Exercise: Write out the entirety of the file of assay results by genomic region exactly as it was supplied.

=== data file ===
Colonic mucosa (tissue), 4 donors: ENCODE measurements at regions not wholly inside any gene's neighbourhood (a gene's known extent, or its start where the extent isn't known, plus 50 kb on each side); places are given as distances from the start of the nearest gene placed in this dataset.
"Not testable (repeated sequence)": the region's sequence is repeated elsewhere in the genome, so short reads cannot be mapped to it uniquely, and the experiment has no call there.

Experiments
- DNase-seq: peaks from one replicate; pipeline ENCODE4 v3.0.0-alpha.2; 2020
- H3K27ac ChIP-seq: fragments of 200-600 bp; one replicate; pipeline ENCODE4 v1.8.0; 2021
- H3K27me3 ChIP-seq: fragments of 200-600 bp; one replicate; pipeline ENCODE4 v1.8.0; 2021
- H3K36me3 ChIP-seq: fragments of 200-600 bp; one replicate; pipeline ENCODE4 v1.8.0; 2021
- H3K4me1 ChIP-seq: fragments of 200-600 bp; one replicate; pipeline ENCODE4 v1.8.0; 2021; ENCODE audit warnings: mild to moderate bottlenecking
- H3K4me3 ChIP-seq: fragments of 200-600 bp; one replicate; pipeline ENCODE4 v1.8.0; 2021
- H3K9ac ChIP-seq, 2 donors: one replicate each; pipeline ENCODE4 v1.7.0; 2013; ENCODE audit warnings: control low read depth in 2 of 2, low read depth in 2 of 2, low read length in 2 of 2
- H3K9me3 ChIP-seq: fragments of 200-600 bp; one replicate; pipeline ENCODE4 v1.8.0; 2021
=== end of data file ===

Colonic mucosa (tissue), 4 donors: ENCODE measurements at regions not wholly inside any gene's neighbourhood (a gene's known extent, or its start where the extent isn't known, plus 50 kb on each side); places are given as distances from the start of the nearest gene placed in this dataset.
"Not testable (repeated sequence)": the region's sequence is repeated elsewhere in the genome, so short reads cannot be mapped to it uniquely, and the experiment has no call there.

Experiments
- DNase-seq: peaks from one replicate; pipeline ENCODE4 v3.0.0-alpha.2; 2020
- H3K27ac ChIP-seq: fragments of 200-600 bp; one replicate; pipeline ENCODE4 v1.8.0; 2021
- H3K27me3 ChIP-seq: fragments of 200-600 bp; one replicate; pipeline ENCODE4 v1.8.0; 2021
- H3K36me3 ChIP-seq: fragments of 200-600 bp; one replicate; pipeline ENCODE4 v1.8.0; 2021
- H3K4me1 ChIP-seq: fragments of 200-600 bp; one replicate; pipeline ENCODE4 v1.8.0; 2021; ENCODE audit warnings: mild to moderate bottlenecking
- H3K4me3 ChIP-seq: fragments of 200-600 bp; one replicate; pipeline ENCODE4 v1.8.0; 2021
- H3K9ac ChIP-seq, 2 donors: one replicate each; pipeline ENCODE4 v1.7.0; 2013; ENCODE audit warnings: control low read depth in 2 of 2, low read depth in 2 of 2, low read length in 2 of 2
- H3K9me3 ChIP-seq: fragments of 200-600 bp; one replicate; pipeline ENCODE4 v1.8.0; 2021